In this chapter, we begin by introducing the scalar bidirectional reflectance distribution function (BRDF) used to describe directional reflectance. This treatment draws extensively from Schott (2007). We then proceed to describe a polar form of the BRDF or pBRDF and ways to measure and model the pBRDFs of materials. This treatment draws heavily from Shell (2005).
6.1 Bidirectional Reflectance Distribution Functions
In Chapter 2, we introduced the concept of radiance and the constancy of radiance during propagation in a lossless medium. This ease of propagation of radiance makes it the most convenient term to study for most remote sensing applications. However, what we often know is the irradiance onto a target we wish to observe. In order to convert the irradiance onto the target into radiance toward the detector, we need to consider the reflectance properties of materials. In general the reflectance properties are a function of wavelength, illumination angle, viewing angle and the polarization state of the incident flux. We need to develop a means to express the full impact of these dependencies on the reflected radiance and to develop a simpler expression for cases when full angular reflectance data are not available.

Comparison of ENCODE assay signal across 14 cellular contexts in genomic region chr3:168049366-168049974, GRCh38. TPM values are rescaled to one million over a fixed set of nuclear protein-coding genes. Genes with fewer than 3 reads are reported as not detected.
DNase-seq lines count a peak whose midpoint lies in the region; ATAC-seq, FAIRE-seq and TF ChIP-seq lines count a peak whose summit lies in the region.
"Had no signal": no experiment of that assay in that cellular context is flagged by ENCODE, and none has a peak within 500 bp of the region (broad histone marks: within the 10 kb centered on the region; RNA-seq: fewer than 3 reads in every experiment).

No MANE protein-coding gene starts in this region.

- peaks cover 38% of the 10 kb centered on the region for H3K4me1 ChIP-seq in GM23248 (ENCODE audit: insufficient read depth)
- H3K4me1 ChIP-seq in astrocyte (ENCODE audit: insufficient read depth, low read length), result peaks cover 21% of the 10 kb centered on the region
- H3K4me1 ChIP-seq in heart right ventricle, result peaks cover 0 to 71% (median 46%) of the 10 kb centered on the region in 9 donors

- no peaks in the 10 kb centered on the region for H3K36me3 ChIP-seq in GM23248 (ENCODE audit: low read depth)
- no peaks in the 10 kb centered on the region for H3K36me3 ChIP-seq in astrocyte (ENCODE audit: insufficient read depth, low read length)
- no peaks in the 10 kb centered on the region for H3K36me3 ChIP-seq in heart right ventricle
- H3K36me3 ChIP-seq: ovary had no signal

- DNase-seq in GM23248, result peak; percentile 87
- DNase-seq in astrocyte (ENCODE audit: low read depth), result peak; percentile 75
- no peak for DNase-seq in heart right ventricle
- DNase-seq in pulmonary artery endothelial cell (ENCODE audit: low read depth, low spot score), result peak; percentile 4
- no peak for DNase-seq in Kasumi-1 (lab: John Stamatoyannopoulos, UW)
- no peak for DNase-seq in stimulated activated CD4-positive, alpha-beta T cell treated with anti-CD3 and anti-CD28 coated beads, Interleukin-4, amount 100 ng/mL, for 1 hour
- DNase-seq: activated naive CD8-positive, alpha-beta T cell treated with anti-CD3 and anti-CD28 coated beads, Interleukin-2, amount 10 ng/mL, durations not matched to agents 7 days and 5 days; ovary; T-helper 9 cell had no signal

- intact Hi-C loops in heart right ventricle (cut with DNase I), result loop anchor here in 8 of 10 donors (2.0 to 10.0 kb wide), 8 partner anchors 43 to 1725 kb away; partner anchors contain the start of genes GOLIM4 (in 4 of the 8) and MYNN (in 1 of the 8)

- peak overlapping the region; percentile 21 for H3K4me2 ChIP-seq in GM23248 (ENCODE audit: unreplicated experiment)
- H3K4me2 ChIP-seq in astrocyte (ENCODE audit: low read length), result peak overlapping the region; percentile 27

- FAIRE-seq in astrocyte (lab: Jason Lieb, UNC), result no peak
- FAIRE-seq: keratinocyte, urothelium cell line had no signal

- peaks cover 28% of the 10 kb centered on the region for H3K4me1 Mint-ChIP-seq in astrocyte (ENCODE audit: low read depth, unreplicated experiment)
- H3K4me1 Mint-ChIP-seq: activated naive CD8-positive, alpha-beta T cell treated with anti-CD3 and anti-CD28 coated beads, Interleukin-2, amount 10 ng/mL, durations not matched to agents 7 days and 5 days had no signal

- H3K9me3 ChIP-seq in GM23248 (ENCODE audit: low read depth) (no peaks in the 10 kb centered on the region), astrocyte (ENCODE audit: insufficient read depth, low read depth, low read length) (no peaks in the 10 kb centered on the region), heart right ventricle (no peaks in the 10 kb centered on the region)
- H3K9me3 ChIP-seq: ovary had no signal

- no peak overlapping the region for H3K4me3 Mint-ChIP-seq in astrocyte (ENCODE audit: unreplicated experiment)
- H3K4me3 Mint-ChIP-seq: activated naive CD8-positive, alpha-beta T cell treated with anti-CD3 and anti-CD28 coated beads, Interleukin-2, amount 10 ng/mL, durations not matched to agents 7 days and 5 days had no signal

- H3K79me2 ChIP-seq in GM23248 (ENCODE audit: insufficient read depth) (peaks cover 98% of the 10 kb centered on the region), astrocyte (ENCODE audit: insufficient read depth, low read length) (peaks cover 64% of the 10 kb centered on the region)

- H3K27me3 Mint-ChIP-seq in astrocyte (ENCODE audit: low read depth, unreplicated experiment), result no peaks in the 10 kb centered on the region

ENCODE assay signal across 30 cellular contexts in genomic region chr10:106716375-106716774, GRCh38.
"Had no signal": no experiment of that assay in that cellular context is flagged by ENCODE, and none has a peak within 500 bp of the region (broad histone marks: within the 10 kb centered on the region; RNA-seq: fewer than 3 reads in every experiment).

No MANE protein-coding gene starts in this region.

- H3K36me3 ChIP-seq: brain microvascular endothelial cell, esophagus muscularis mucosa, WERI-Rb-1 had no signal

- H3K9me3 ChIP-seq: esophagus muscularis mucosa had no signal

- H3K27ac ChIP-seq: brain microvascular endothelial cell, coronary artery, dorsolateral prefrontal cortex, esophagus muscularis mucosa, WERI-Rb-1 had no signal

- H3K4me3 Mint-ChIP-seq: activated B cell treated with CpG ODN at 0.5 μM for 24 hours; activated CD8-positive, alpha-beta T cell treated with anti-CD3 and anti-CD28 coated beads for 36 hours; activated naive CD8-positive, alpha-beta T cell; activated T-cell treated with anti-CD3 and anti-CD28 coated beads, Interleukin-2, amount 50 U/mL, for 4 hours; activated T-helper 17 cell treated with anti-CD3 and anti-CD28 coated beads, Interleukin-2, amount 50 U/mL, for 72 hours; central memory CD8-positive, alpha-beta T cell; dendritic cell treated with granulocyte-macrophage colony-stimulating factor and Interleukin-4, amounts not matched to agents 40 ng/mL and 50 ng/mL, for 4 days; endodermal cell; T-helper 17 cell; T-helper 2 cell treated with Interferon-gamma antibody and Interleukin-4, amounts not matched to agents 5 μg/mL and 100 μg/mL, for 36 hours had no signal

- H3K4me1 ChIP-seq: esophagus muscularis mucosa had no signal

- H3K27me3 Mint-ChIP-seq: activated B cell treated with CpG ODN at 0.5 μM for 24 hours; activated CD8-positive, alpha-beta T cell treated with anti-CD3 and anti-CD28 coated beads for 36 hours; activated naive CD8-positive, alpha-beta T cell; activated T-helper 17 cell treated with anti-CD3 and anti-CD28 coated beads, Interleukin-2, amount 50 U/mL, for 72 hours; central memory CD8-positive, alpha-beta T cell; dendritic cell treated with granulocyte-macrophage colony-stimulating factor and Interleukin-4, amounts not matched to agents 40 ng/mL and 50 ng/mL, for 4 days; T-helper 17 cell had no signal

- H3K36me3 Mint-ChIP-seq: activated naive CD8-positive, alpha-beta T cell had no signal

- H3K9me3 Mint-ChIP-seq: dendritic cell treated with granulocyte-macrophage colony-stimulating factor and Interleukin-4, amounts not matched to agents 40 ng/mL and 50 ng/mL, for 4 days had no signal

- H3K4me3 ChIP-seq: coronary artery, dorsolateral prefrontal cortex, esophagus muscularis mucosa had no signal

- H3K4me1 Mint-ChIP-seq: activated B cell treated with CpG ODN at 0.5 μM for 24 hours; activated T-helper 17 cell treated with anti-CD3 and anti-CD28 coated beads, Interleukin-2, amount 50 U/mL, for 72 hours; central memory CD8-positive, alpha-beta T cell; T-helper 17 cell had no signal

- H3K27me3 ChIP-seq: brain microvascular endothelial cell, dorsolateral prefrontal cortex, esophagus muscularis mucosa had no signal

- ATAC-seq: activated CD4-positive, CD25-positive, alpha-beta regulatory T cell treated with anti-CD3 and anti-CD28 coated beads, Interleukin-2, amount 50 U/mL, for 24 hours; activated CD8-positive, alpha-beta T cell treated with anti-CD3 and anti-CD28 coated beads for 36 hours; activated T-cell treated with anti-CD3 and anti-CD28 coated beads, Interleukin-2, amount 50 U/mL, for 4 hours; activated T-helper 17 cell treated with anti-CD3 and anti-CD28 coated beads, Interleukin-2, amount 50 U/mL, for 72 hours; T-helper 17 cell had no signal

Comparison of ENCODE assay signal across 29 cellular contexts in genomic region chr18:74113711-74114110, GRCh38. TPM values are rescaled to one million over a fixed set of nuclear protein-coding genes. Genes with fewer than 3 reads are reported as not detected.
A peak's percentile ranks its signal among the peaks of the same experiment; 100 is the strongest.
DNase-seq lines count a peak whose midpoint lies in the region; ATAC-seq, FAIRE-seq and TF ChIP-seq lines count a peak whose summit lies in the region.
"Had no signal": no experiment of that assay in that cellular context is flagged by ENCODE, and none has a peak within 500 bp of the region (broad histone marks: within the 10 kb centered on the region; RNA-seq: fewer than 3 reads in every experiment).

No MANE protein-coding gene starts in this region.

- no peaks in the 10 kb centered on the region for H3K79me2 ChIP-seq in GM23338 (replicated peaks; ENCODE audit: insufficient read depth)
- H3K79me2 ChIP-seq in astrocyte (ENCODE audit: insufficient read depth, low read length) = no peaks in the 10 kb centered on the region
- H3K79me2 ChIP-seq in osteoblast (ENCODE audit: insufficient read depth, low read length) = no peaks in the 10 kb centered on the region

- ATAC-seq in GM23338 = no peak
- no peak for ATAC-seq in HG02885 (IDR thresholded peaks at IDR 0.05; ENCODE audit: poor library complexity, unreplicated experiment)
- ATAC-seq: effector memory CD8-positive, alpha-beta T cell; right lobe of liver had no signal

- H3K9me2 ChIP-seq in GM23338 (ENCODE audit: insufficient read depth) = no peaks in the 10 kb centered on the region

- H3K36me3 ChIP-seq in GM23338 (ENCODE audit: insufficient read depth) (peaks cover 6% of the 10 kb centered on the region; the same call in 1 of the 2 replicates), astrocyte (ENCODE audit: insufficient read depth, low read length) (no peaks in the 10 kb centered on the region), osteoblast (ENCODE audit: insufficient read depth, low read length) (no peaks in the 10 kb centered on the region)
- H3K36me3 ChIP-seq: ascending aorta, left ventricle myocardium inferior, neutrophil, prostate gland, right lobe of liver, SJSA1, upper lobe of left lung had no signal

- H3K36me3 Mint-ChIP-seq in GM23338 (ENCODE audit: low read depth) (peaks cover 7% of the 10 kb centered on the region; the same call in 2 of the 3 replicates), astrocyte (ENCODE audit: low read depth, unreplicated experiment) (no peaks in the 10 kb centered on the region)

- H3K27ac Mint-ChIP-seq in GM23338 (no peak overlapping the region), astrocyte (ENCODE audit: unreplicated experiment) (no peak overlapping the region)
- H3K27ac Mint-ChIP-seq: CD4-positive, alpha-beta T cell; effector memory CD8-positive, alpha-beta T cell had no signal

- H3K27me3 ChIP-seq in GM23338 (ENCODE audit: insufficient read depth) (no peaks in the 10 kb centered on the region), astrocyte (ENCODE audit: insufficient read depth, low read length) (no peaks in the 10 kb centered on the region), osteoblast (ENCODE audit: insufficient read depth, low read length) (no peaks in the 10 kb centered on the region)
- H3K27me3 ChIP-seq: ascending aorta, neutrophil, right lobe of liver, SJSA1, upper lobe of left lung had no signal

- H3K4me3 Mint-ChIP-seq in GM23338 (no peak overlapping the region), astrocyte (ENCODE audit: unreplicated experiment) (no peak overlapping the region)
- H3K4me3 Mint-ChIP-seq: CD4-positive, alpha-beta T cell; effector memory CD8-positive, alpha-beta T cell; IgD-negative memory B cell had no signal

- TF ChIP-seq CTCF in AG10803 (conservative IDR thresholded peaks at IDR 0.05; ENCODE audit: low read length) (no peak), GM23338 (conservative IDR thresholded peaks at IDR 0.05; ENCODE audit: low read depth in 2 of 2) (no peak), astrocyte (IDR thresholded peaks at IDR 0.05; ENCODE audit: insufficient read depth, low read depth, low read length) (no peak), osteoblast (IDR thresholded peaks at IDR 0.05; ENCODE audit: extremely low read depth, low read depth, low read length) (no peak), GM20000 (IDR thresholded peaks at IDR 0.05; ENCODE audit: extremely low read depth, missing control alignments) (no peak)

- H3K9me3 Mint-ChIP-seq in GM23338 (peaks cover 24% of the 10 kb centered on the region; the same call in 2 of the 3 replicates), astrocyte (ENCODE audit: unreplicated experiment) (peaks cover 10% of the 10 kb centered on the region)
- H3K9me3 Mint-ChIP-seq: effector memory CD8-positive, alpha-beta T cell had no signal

6.1.1 Ways to characterize reflectance
In Chapter 2, we introduced what we will now define to be the total spectral reflectance as: r(Î»)=M Î» E Î» .
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